Getting the students’ attention when transitioning activities is one of the most important behavior management tools that a teacher can have. The energy that accompanies that attention-getting will impact the energy of the new activity.
When I first started working at LWS in Beaverton, I was struck by the much calmer ways that the teachers got student attention. It was much more going with the flow of the children, working to channel their energy, rather than trying to change it. This gets to the heart of what Education for Life strives to do.
In most schools, transition times are rather jarring. Teachers use often use a loud call and response to get student attention. The most common is the teacher calling out “1-2-3 eyes on me” to which the students yell back, “1-2 eyes on you”. The teacher is ordering the students to pay attention and the students agree to this order, though they are not given a choice. If the description sounds militaristic, the actual experience is even more so.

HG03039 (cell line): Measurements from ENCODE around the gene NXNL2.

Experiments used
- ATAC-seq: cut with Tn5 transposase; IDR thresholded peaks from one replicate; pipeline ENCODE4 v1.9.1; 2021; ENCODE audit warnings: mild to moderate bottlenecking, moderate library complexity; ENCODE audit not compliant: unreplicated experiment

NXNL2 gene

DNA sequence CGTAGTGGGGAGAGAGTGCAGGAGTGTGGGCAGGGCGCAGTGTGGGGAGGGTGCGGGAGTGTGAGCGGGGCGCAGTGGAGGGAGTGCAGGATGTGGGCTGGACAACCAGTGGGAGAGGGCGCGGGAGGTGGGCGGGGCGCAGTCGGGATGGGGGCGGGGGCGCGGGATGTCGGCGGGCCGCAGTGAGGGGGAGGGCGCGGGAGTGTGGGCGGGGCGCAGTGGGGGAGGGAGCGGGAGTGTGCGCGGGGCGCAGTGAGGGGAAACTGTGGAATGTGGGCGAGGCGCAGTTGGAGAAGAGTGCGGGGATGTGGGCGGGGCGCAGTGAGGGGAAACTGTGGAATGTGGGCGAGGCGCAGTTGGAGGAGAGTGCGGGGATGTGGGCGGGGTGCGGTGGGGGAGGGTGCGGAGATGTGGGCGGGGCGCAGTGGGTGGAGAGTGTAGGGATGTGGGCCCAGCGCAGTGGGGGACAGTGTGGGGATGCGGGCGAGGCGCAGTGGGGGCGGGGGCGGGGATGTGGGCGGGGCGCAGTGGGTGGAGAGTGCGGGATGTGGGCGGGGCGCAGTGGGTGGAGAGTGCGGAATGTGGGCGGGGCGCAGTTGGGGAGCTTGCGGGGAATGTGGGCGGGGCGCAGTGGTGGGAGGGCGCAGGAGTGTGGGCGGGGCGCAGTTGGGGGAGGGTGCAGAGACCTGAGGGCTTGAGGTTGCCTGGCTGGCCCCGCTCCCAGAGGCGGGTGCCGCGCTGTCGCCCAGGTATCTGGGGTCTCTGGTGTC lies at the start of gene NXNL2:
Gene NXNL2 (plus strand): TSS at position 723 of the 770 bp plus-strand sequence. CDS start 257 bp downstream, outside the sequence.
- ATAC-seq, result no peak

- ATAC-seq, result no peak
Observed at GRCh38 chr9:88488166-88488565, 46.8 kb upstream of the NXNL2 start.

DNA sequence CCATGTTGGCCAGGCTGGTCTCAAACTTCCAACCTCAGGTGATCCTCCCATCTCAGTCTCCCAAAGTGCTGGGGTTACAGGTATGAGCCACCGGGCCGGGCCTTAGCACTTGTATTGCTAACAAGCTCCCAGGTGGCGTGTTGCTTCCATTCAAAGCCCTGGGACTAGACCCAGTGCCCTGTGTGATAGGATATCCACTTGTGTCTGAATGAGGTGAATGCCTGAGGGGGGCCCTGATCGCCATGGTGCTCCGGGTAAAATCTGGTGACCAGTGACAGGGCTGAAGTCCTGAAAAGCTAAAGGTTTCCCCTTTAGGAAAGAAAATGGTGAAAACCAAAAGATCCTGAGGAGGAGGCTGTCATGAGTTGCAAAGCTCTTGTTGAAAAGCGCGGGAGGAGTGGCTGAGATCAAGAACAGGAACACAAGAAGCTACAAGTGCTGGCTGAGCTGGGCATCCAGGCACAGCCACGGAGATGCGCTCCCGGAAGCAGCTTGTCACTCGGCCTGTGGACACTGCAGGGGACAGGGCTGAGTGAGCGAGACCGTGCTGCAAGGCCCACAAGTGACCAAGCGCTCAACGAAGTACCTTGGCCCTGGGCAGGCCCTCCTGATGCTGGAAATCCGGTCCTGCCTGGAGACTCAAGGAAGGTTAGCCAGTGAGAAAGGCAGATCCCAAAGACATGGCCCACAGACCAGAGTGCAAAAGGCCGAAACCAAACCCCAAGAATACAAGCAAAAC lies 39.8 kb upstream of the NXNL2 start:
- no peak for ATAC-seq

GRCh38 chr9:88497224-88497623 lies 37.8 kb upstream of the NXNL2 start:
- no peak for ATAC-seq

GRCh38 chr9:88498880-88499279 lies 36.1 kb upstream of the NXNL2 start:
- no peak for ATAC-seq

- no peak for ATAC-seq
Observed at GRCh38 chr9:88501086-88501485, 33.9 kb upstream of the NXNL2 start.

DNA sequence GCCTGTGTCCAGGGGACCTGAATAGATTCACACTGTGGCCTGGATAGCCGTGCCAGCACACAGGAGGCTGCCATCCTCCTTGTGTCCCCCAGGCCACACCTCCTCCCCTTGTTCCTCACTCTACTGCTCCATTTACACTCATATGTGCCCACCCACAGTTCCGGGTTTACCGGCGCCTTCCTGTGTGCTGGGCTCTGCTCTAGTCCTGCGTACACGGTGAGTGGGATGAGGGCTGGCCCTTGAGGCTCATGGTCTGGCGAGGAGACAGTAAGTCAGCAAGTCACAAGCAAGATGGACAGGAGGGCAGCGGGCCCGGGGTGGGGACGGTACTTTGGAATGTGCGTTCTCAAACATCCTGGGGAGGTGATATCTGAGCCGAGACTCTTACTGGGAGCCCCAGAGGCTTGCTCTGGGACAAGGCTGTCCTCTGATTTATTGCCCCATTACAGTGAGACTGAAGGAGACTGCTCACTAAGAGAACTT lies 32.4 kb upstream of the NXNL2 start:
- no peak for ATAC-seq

The opposite is not jarring, but is just as uncomfortable to observe – a meek teacher, afraid to step into her roll as an authority, quietly begging the children to stop talking and pay attention. Many minutes of valuable learning time are wasted by this teacher and some students may never get engaged.
There are ways to channel the children’s energy. It can be just as fast as a call and response and just as calm as the meek teacher, but much more effective. It also sets the energetic tone for the next activity.
An EFL teacher looks at the energy the children are already in, and rather than fighting it or being overwhelmed by it, channels it into more productive ways. This month, we will look at the variety of ways that this can be done.